What this means is that people of the time, regular people buying stuff, probably would not have cared for anything Dada in nature. It was a fringe appetite. If we have a urinal installed in our home, it is a place to use the bathroom. Install it in a display at the Museum of Modern Art and it is an Marcel Duchamp exhibit.
So New York can say they support art, but the fact is they would probably love to, but they can’t. They likely could if they would embrace digital publishing. Maybe my book of commas would be a hit. If NY followed my suggestions, they could take more chances on art. Maybe they could mold tastes instead of trying to predict them and react to them.
Hmm. Food for thought.
Social Media Art–Embrace WANAism
Why my social media teachings are different is that I am not here to make “responsible little marketers” who can sell books as if they were no different than vacuums or light bulbs.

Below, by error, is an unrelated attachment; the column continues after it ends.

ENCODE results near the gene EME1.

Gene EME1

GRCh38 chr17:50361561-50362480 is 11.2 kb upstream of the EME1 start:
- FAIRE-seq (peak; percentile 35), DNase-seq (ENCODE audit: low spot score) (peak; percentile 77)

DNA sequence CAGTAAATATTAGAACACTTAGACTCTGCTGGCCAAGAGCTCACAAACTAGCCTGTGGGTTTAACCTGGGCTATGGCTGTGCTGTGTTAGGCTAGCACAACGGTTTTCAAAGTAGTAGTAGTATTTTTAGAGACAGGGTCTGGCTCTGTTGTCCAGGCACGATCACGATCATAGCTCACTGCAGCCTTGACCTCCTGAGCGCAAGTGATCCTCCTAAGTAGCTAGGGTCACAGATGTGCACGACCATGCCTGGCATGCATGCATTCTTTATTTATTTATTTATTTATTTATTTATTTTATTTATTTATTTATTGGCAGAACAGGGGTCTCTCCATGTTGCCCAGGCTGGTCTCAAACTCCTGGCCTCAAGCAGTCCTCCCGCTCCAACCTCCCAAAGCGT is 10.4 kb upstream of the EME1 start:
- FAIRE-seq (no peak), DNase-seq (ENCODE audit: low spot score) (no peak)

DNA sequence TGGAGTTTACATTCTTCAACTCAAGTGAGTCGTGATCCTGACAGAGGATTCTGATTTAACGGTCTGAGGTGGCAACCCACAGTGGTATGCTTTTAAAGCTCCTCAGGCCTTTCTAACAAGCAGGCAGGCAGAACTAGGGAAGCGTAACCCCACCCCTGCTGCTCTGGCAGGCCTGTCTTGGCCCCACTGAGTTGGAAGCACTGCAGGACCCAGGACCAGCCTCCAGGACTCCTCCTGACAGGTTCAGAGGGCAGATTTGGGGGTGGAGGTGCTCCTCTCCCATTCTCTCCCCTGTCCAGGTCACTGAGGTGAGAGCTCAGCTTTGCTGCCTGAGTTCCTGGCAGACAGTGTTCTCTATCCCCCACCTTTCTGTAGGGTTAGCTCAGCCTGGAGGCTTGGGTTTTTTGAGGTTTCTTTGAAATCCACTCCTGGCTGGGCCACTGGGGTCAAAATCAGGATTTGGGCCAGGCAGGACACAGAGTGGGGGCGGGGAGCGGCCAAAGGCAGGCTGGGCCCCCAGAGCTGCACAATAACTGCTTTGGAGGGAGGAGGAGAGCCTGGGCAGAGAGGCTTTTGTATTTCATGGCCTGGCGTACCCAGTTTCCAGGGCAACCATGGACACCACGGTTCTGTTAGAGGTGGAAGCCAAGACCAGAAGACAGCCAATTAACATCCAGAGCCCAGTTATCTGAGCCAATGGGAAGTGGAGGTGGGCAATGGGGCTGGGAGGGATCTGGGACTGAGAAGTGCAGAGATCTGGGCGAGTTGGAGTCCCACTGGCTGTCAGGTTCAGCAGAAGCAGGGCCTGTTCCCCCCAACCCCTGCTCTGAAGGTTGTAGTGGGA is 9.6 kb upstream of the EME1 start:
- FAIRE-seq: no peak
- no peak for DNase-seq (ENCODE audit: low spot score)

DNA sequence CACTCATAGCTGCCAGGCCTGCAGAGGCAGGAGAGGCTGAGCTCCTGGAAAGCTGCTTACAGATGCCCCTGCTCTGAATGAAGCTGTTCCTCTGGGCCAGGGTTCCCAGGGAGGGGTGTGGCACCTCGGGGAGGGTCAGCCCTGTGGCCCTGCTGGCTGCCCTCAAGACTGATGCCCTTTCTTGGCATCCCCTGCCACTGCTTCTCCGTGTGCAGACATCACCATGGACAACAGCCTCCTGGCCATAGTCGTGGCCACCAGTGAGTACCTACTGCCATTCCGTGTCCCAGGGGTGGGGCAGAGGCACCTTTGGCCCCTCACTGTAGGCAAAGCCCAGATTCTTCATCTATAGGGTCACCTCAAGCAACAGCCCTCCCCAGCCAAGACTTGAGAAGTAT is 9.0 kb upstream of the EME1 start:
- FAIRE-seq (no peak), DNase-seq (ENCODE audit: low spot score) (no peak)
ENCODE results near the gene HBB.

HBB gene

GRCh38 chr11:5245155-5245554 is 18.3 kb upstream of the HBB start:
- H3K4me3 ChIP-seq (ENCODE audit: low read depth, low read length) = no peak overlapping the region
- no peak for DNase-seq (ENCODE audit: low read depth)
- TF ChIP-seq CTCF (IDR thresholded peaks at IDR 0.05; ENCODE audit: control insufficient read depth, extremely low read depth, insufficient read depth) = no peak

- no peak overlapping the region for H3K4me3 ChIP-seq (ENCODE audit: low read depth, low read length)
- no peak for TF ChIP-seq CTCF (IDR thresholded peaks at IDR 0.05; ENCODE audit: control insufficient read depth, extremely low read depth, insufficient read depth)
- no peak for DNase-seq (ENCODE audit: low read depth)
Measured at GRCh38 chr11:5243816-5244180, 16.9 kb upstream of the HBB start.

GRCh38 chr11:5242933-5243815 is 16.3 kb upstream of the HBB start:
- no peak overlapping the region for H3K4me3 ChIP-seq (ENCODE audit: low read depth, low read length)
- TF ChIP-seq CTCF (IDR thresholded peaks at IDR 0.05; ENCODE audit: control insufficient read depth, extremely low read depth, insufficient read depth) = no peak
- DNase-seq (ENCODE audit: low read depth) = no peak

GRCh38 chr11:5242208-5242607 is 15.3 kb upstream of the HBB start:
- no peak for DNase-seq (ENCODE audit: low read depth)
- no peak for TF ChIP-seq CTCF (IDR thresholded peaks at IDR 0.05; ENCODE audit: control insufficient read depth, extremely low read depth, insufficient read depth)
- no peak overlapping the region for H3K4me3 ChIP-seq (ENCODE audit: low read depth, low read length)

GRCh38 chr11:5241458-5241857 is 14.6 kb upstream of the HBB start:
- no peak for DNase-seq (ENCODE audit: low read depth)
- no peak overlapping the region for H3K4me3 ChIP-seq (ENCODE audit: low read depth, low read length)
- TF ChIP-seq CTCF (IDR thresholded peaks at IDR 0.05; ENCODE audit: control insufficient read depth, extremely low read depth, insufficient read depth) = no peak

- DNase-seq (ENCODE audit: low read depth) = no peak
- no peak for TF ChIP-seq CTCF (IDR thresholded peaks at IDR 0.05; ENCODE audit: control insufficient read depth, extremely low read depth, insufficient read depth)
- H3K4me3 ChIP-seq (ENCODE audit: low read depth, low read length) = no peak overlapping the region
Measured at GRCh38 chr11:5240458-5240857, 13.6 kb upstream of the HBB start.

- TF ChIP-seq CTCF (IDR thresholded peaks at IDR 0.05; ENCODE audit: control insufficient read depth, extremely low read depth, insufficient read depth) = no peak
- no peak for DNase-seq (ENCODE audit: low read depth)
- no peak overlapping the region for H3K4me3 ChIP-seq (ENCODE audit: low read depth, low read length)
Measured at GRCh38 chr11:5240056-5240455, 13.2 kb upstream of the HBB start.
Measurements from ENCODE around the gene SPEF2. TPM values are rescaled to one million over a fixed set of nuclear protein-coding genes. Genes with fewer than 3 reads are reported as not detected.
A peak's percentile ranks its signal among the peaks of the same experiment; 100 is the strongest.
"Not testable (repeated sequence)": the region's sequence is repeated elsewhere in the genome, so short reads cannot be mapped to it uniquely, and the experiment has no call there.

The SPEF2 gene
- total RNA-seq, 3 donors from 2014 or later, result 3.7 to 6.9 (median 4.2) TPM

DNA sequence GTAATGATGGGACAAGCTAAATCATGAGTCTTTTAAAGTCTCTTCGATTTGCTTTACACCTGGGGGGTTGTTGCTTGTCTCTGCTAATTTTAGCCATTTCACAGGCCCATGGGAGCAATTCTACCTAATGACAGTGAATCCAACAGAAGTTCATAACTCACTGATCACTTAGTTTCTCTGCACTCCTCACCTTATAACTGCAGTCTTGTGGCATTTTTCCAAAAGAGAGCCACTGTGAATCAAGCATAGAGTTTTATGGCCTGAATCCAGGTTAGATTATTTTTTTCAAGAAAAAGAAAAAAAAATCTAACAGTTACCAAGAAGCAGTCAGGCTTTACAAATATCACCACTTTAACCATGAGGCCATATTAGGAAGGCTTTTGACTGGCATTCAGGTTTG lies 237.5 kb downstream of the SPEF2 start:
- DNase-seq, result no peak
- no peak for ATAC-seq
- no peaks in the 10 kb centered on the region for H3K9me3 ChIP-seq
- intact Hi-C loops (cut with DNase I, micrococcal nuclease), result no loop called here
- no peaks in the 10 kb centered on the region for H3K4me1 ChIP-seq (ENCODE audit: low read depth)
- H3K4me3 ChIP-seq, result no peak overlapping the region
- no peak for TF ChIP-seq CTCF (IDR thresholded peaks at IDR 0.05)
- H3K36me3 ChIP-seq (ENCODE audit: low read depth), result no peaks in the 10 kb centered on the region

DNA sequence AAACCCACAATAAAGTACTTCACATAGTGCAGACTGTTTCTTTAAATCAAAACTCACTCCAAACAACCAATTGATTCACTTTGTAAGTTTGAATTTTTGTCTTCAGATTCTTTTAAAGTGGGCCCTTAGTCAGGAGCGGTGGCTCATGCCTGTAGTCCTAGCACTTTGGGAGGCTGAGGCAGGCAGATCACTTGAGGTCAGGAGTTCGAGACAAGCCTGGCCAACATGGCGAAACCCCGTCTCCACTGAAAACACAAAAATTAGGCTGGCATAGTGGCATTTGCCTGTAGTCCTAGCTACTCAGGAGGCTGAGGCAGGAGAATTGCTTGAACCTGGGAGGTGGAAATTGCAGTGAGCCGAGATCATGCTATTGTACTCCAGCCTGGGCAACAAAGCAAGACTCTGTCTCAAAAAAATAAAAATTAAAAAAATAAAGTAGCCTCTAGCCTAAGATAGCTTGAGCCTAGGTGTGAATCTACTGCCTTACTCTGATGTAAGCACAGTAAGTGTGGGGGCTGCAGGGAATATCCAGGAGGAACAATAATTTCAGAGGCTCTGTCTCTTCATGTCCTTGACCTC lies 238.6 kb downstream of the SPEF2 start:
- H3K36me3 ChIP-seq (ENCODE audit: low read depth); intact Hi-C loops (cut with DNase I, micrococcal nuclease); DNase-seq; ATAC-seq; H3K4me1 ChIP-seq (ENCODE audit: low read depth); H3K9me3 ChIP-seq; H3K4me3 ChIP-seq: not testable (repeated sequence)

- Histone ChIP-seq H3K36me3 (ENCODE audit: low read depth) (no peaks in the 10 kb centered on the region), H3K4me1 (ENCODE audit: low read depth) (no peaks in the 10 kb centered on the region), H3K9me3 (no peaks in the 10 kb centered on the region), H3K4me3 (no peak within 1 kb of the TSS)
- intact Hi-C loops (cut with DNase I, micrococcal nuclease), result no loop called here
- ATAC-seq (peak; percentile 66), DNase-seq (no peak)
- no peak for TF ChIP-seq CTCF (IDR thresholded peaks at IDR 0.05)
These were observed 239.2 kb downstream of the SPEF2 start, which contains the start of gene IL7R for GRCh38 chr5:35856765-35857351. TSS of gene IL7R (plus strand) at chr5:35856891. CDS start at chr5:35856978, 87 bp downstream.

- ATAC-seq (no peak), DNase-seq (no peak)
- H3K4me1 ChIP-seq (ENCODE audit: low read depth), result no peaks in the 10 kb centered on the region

I created WANA (We Are Not Alone) to tear down the establishment that wants writers to run out and automate messages promoting book giveaways on 8 different platforms. WANAism rejects the current system and declares that writers are not car insurance and books are not tacos. My medium is social media, and I create art every day. So do my followers…WANAites. WANAism cannot be measured with metrics, because, while WANA is digital in delivery, it is human at its core.
WANA is here to liberate your inner artist, to show you the truth of the new paradigm, and that is you are free. Writers have a new medium. Social media isn’t a chore, it is a new canvas! I am not a marketing expert; I teach art classes for WordPress ;).
Art is the Divine Part of Our Humanness
What makes us human is this longing to create. No matter what race, creed, religion or place in time, we humans are united by our universal desire to create art, and we will use anything available—stone, canvas, skin, words, paper or Facebook. Doesn’t matter.
Those who follow WANAism understand that technology doesn’t steal our artist spirit, it gives it another medium, much like the invention of cameras and film gave rise to movies…a new way to tell stories. Make social media your art and your attitude will change. It will no longer be a chore to be endured. It will transform into a place to share your artist passion with those who can….appreciate it.